Sunday, March 18, 2007

Harry Potter and the Heaping Buckets of Cash

So, the first American hardcover printing of book seven of the Harry Potter series is going to be 12,000,000 copies with a cover price of 34.99. At a very conservative estimate of 15 percent royalty rate for the hardcover, that's 70,000,000.00 for the first printing. That's a single hardcover printing in one country. That doesn't include paperback, further printings or any of the other countries. Wow! Just, wow! This business is a very strange lottery.


Kelly Swails said...

Jesus. I can't even fathom that. I suspect most other writers can't, either. Can you imagine the amount of pressure she's under? She must be made of steel. Or has a good pharmacist.

Would she get the 15%-of-$34.99 royalty if the book is sold at, say, a 40% discount? Lots of the major booksellers do that with the big releases. With my Barnes and Noble card I'll probably play only $17.00 for mine. How does that work?

tate said...

The way I understand it is that the bookstores are the ones that give the discount, so discounted books don't affect royality rates.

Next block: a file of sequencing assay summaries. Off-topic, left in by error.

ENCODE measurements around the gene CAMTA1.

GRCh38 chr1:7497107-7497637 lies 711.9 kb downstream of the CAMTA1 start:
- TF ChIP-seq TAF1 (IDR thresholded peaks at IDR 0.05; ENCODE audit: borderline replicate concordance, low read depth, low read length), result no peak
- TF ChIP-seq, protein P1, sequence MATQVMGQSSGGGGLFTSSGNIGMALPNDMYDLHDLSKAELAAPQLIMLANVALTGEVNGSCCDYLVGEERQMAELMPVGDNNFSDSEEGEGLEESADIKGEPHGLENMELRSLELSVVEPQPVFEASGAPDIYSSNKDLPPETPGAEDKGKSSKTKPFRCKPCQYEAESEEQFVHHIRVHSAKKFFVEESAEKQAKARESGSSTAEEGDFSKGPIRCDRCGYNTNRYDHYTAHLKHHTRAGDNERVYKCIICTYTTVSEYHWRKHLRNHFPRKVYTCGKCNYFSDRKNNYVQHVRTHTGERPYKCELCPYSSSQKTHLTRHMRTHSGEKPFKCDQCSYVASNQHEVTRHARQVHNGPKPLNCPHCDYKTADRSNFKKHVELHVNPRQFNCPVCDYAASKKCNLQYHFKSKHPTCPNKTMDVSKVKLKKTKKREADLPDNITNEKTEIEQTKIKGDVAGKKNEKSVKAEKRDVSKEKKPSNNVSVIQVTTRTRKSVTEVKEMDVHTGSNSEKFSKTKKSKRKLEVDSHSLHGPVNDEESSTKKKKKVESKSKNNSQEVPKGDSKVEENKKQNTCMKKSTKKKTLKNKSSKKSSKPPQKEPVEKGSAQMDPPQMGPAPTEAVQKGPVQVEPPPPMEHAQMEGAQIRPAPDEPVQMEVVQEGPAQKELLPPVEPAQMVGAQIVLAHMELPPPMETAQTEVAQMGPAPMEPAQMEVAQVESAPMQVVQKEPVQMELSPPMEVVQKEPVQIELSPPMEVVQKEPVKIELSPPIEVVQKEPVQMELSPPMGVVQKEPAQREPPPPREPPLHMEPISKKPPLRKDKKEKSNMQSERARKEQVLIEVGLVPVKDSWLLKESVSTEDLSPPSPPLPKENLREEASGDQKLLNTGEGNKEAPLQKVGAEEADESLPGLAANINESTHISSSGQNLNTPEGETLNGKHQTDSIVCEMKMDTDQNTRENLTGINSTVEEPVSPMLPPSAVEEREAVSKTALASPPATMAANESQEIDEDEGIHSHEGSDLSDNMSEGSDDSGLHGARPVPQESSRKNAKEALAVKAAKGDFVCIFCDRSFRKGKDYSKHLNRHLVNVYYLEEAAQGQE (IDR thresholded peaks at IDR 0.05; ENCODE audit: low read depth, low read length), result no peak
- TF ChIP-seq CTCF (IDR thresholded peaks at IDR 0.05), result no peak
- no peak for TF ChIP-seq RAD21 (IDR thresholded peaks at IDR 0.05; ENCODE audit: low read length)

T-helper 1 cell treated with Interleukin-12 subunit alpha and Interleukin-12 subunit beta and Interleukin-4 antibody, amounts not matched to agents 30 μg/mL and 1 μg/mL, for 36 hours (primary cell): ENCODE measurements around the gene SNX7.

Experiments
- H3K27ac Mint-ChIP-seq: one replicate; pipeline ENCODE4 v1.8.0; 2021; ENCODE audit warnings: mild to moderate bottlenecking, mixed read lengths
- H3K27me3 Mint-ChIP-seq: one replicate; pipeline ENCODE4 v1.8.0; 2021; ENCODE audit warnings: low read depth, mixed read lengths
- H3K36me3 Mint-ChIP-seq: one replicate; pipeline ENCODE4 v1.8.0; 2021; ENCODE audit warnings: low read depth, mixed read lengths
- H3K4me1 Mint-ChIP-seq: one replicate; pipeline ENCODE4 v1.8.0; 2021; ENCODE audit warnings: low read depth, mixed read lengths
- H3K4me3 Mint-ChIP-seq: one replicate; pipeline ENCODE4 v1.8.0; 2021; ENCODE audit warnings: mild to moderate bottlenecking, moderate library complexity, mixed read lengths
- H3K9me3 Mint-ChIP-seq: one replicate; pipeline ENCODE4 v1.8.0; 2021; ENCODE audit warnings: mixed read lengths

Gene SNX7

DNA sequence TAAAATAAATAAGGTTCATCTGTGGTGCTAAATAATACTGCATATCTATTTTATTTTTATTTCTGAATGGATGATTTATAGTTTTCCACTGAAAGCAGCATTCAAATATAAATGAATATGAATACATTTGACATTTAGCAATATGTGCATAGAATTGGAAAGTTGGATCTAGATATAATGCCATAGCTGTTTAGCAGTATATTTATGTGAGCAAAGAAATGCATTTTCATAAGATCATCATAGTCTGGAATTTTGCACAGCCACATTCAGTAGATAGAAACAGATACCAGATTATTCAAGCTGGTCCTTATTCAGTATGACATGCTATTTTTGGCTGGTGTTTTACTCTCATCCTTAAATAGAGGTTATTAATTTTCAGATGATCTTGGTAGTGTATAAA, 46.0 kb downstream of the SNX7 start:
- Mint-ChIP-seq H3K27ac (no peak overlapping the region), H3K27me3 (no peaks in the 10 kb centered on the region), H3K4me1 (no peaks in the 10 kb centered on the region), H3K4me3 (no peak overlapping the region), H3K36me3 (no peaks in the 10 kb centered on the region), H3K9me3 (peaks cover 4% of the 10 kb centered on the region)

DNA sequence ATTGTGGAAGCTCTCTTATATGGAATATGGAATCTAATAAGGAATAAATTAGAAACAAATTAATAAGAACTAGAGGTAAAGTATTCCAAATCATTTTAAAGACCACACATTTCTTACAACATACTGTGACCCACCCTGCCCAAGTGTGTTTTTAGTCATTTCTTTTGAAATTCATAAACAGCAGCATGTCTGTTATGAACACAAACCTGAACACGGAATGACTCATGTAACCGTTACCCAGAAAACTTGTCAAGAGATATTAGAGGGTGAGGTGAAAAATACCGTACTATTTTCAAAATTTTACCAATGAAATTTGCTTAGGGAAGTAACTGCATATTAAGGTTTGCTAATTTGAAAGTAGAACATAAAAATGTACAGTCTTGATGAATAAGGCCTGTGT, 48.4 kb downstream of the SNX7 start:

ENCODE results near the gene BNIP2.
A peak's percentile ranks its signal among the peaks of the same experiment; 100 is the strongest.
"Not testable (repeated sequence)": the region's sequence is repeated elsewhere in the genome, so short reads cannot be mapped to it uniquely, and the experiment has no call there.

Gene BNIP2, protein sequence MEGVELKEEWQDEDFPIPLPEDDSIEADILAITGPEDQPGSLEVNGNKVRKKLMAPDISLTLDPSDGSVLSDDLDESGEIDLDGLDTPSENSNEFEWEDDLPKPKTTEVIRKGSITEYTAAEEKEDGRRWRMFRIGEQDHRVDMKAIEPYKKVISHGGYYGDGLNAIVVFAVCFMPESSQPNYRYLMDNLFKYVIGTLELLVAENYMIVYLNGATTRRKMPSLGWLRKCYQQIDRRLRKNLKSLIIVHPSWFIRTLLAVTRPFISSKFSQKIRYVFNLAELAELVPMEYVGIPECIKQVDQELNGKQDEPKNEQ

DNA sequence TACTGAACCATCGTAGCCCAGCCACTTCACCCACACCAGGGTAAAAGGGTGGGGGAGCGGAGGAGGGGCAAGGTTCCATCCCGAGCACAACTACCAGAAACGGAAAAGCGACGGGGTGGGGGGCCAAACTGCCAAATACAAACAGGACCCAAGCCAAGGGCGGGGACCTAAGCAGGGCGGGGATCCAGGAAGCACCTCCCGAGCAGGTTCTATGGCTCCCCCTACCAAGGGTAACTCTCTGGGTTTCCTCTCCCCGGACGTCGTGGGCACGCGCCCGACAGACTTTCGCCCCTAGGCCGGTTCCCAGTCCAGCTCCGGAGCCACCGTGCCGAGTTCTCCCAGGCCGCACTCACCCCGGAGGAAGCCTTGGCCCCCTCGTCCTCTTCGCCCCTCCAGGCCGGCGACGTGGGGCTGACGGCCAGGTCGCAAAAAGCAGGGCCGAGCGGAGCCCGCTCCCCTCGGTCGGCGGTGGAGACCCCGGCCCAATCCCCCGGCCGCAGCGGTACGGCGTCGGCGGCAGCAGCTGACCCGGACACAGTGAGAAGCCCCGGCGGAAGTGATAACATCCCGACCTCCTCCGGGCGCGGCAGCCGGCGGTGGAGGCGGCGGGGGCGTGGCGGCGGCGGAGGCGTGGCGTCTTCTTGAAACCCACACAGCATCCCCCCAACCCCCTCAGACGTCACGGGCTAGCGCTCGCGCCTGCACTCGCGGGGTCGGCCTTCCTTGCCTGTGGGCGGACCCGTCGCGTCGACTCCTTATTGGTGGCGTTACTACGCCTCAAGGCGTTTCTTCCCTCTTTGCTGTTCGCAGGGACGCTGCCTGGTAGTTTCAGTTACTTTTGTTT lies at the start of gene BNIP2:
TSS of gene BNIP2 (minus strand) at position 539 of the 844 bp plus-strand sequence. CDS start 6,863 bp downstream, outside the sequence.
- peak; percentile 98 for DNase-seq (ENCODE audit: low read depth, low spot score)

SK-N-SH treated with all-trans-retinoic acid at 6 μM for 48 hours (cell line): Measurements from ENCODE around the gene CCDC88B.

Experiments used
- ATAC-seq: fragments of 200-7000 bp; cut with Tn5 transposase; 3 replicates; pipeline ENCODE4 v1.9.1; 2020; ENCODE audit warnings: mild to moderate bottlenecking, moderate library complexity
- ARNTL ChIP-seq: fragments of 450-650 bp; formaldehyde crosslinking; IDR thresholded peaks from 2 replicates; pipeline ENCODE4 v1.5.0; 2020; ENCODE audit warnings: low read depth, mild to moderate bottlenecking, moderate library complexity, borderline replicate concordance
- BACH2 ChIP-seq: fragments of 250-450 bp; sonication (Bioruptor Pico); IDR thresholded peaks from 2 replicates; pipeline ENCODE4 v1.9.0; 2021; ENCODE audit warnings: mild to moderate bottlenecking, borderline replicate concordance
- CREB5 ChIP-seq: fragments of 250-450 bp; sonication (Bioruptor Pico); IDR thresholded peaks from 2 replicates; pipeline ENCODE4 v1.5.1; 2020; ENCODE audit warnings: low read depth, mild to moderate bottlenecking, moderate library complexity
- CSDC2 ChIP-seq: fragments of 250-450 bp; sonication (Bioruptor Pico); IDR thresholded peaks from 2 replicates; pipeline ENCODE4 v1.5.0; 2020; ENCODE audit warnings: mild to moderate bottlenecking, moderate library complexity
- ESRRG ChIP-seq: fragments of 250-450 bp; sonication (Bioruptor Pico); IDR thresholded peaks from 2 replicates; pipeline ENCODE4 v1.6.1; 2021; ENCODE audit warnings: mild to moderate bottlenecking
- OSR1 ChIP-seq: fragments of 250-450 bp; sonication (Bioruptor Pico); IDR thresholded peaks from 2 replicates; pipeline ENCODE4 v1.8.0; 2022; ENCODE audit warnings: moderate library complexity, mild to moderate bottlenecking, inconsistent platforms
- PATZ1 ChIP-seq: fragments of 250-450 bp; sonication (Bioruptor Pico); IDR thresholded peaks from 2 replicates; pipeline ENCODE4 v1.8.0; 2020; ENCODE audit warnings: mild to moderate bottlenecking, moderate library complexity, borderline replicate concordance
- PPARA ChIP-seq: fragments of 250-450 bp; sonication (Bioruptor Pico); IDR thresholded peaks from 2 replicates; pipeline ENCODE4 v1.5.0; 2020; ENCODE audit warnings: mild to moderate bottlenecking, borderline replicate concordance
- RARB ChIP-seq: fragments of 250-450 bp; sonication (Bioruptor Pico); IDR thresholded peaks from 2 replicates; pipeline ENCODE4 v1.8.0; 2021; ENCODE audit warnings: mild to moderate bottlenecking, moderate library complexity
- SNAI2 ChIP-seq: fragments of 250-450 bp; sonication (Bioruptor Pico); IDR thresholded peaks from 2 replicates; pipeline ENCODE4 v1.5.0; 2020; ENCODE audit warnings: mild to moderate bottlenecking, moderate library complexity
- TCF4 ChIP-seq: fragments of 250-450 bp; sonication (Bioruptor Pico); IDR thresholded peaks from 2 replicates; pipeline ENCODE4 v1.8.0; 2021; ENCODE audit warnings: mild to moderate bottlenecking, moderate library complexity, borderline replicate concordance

I'm often wrong, however.

Erik Buchanan said...

Wow. That is staggering.

It's funny, I can't even imagine that many sales. Of course, I'm not writing for the youth market and haven't built up a following over 10 years. Still. Wow.

And speaking of sales, I got listed on (Small Magics is the title) over the past week. That is so cool!

It's funny, it was all so unreal until I saw that. Now I'm in a mad scrable with my illustrator for cover art and I'm going through proofs at high speed because it has to be on the shelf June 15.

(And yes, this comment is advertising as much as anything else, but it is really exciting!!).

Kelly McCullough said...

The royalty may be adjusted for discounts, depending on how her contract is structured, the exact amount of the discount, and who's eating the costs. Given her stature and the sheer power she has to get people into bookstores I'm guessing she gets something very much like 15% of cover price even if the store is selling at 40% off. That's in part because she probably gets more than 15% which is aproximately industry standard for hardcovers after the 1st 5,000 or so copies. It's much more complex than that with escalator clauses and formulas for how discounts are distributed, but that's a reasonably educated guess.

Erik, Congratulations! I know exactly what you mean about seeing it for sale making it real. I'll check it out.